During the winter period, ringworm can start raising its ugly head on animals that have been housed. Ringworm is caused by a fungus that can survive from year-to-year on shed walls, feeding barriers and gates.

The fungus can be spread rapidly from one animal to another. However, calves are more susceptible to ringworm as they have a weaker immune system.

Other underlying health issues – such as pneumonia or respiratory diseases – can also make an animal more susceptible, as their defence system is weak.

In addition, animals that are in poor body condition are also at risk from the fungal infection. Previously infected cattle are normally immune. However, older cattle can still be re-infected if they have decreased immunity from other health problems.

As cattle are housed tightly, ringworm can be easily spread from animal to animal when they come into contact.

Symptoms and treatment

The first signs of ringworm are indicated by hair loss. Following this, grey, dry, circular lesions are normally found around the eyes, head and neck.

Generally speaking, ringworm should heal itself without treatment. According to Teagasc, this will occur three-to-four months after infection – particularly when animals are turned out in the spring.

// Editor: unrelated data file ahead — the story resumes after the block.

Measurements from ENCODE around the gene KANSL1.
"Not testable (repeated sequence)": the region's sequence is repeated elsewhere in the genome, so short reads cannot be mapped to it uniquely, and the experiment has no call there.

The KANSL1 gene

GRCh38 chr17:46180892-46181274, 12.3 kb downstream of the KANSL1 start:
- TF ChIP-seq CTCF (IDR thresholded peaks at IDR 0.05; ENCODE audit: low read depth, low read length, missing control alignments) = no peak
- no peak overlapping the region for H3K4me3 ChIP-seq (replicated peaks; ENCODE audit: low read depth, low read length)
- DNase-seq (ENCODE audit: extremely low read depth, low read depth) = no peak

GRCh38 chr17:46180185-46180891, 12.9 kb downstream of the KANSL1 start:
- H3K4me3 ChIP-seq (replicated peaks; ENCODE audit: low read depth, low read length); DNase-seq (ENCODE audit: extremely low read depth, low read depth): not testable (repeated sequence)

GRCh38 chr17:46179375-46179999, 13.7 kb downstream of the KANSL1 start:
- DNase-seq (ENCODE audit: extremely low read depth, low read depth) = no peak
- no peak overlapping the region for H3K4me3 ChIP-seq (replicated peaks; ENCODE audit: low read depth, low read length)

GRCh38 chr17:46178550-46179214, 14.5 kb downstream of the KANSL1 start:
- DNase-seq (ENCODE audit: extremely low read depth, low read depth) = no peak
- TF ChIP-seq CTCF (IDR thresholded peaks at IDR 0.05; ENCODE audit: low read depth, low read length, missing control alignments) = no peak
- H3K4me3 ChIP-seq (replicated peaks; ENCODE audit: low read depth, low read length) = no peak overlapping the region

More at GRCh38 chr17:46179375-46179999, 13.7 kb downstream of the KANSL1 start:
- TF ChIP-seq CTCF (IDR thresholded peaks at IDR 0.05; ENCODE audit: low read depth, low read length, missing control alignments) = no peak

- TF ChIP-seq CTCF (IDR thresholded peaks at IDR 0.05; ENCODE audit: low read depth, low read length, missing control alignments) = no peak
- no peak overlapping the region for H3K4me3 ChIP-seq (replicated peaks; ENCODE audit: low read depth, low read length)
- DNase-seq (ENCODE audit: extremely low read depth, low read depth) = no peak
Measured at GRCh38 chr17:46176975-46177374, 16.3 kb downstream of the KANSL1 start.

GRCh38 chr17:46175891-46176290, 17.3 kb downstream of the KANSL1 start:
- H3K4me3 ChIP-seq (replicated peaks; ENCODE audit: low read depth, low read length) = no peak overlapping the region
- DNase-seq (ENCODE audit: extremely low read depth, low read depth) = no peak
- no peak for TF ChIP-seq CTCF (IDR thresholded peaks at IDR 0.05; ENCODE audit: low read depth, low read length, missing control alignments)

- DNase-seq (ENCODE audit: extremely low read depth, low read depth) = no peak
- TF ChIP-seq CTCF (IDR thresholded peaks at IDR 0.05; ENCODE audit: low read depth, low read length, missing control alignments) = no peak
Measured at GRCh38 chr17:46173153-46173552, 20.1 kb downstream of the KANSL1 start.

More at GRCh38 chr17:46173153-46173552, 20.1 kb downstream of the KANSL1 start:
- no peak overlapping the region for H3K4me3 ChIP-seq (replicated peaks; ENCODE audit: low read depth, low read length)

Despite this, quicker results can be achieved when outbreaks are treated early. This will reduce the risk of contaminating the housing environment, which could potentially lead to further infections down the line.

All animals should be treated – both animals showing signs of ringworm and those not showing signs of an infection.

Anti-fungal treatments, Teagasc says, include an in-feed additive – given daily for seven days – and liquids, which can be applied as a wash or spray. Power-washing and disinfection of housing will limit the carry-over of infection.

Practicing good hygiene when handling cattle can reduce the risk of infection. Humans, particularly children, are most likely to become infected by contact with infected animals.